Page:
Signal-fading phenomena can drastically affect the performance of a terrestrial communications system. Often caused by multipath conditions, fading can degrade the bit-error-rate (BER) performance of a digital communications system, resulting in lost data or dropped calls in a cellular system. A key to preventing loss of radio performance is to understand the nature of multipath fading phenomena in terrestrial communications systems and how to anticipate when such phenomena may be a concern.

Fading can occur in many forms, including a phenomenon called flat fading. In flat fading, the same degree of fading takes place for all of the frequency components transmitted through a radio channel and within the channel bandwidth. That is, all the frequency components of the transmitted signal rise and fall in unison.

In contrast, frequency-selective fading causes different frequencies of an input signal to be attenuated and phase shifted differently in a channel. Frequently, channels experiencing frequency-selective fading may require an equalizer to achieve the desired performance. Frequency-selective fading gives rise to notches in the frequency response of the channel. Equalization techniques attempt to restore the memory less (flat fading) nature of the channels. With the proper equalization, it is possible to transmit at higher data rates before the onset of intersymbol interference (ISI) is apparent in the time domain.

Frequency-selective fading can be viewed in the frequency domain, although in the time domain, it is called multipath delay spread. The simplest measure of multipath is the overall time span of path delays from the first pulse to arrive at the receiver (the bona fide direct signal) to the last pulse to arrive at the receiver (the multipath echo). This applies to a particular threshold (not thermal) above which the last echo is significant (Fig. 1). This spread has also been referred to as the excess delay spread. The two parameters most often used as statistical designators of the multipath channels are the average time delay and the delay spread. The first moment of the time-delay profile is the mean delay, and the square root of its central moment (about the mean) is defined as the delay spread. The delay spread of different systems may be comparable, but the activity of signal components (the number of echoes and their amplitudes) may be much different. The first moment of a delay spread is:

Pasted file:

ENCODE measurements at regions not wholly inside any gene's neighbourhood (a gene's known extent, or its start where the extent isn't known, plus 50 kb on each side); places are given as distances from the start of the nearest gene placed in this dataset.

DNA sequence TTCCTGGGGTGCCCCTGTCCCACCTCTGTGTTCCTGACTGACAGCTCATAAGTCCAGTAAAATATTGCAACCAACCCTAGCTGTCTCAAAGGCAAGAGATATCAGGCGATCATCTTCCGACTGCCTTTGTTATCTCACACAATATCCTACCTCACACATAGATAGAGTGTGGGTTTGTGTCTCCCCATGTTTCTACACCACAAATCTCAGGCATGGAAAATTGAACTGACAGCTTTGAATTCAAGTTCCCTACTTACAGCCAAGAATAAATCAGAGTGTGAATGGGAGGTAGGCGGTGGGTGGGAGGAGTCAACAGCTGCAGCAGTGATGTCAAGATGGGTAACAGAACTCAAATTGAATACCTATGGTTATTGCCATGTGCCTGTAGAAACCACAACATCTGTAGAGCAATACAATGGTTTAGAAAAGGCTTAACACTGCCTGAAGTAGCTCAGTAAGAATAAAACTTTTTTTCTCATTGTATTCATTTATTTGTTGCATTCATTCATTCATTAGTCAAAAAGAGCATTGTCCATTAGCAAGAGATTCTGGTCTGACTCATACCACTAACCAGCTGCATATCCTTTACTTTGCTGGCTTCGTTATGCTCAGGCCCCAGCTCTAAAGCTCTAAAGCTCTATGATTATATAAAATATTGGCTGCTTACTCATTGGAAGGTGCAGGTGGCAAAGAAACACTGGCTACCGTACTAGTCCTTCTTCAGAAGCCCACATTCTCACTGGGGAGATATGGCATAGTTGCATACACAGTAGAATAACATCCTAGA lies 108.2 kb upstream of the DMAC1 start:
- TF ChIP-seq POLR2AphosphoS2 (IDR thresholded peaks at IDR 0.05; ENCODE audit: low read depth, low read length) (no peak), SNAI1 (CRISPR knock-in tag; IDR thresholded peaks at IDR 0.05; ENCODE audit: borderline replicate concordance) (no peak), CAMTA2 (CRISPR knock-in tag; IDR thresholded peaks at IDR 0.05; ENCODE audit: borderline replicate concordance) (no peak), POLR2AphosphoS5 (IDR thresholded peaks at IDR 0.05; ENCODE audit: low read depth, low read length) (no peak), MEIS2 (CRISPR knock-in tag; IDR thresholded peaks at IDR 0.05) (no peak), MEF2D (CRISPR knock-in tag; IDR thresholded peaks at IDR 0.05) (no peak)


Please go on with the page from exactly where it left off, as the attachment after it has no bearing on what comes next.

and the second central moment (variance) is given as:

Therefore, the root-mean-square (RMS) delay spread is: